71TtrBCBivL._SL1433_I was going though my collection of cassettes of early college radio shows that I did back in 2000/01 when I came across a song that brought back memories. The year 2000 was kind of a hot year for the genre known as Nu-Metal which at this point had taken over the world with bands like Puya, Limp Bizkit, Hed PE releasing music and gaining airplay. One band that had struck a chord with me was Los Angeles Nu Metal group Spineshank who by October 2000 had just released their sophomore effort The Height of Callousness which is this week’s album of the week. The band was made up of Jonny Santos (Vocals),  Mike Sarkisyan (Guitar, Co-Producer), Robert Garcia (Bass), and Tommy Decker (Drums) while the album was also produced by GGGarth. The album did fair upon it’s release as it sold over 150,000 copies and peaked at 183 on the Billboard Top 200 charts while also peaking at 13 on the Heatseekers, 23 on the Top Independents, and 104 on the UK album charts. The band mixing in elements of industrial metal on the album has often drawn comparisons to Fear Factory and Rammstein by critics.

918EIeKSQWL._SL1500_1. Asthmatic– The first track opens right up by going for the throat with a Slipknot ferociousness in a track that seems to be about how hurt the narrator is by someone who abandoned him. 4/5

2. The Height of Callousness– The title track does not lift the foot off the gas as the band is in your face right from the start in a track about a person who just feels nothing anymore. 4/5

3. Synthetic– One of my favorite tracks on the album that has that Nu-Metal radio sense to it while being an intense track. The track is about how if you keep listening to what other people tell you to do then you’ll never make your own choices because their synthetic. 5/5

4. New Disease– You can definitely hear the industrial influence on the track that reminds me a little of bands like Orgy in a track that is about no matter how hard you try to think that you have a purpose, the one that you believe to have may not be it. It’s kind of a self realization track. 5/5

5. (Can’t Be) Fixed– A track with a slow build up to a bass driven Dope-like sound on this track about someone who can’t be fixed because he refuses to change. 4/5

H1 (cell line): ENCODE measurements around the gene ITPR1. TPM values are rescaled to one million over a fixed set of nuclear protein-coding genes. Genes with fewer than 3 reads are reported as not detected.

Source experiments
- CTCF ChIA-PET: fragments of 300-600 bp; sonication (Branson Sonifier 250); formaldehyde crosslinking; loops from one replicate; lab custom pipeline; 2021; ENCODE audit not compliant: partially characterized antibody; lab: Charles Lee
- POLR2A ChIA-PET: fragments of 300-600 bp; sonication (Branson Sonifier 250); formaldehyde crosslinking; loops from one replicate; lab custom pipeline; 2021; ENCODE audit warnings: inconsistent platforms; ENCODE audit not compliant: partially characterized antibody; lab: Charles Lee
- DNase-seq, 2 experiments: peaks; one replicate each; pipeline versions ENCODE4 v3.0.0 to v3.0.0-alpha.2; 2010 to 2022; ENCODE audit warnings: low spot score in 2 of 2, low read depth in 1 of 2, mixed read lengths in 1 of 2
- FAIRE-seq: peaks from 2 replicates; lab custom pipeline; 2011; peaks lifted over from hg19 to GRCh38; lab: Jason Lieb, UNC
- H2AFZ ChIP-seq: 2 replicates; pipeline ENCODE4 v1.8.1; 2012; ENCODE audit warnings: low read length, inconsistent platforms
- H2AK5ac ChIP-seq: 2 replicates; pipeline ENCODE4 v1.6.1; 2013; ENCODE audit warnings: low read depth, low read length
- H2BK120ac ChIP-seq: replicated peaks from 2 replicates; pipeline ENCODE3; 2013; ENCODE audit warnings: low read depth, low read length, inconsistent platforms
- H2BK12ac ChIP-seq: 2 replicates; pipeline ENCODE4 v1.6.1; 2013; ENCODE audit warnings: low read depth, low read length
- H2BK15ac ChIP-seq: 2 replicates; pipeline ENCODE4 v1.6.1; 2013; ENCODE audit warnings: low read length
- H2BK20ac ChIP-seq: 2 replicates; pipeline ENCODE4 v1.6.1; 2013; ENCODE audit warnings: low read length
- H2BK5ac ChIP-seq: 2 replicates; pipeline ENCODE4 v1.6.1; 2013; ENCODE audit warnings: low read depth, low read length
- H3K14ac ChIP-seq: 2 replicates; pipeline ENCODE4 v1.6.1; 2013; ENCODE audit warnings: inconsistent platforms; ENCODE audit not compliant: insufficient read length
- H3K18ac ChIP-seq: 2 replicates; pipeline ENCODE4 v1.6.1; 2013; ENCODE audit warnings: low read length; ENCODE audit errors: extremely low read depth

6. Cyanide 2600– an industrial heavy track that is all about someone who doesn’t care about anyone, but wants everyone to care about him. 4/5

the-height-of-callousness-51f9817d6b23b7. Play God– A track that goes back to the heavy guitar driven Industrial metal that we heard in the beginning. It’s a track that goes from 1 to 1000, but not one of my favorites on the album, but it’s not terrible. 3.5/5

8. Malnutrition– More industrial driven metal with that guitar assault which is more of the same like we heard in the last track. The track seems to be about someone who just feeds everyone BS all the time hence being malnourished. 4/5

9. Seamless– The track starts off with some bad ass metal riffage going on there and they never let the foot off the gas at all during the track. The song seams to be about someone who just feels like life sucks and that you’re wasting your time trying to better yours. 4/5

10. Negative Space– A track that reminds me of the radio tracks in a song that is about the narrator and how he is not going to be the same as everyone else anymore because he is giving up a life of addiction. 4/5

11. Transparent– The last track on the album that hits as hard as any on the album about someone who feels like he isn’t who he used to be and that he is so different it’s becoming transparent. 4/5

My Final Thoughts– Were Spineshank titans of Nu-Metal the same way that Korn, Limp Bizkit, and so many others? Maybe not, but that is because they are one of the most underrated bands of the genre. There are some great songs on here and others that are really good. This is definitely an album worth listening to besides Strictly Diesel. So, with that being said, I am going to give the album 4.1 stars out of five for a final grade.

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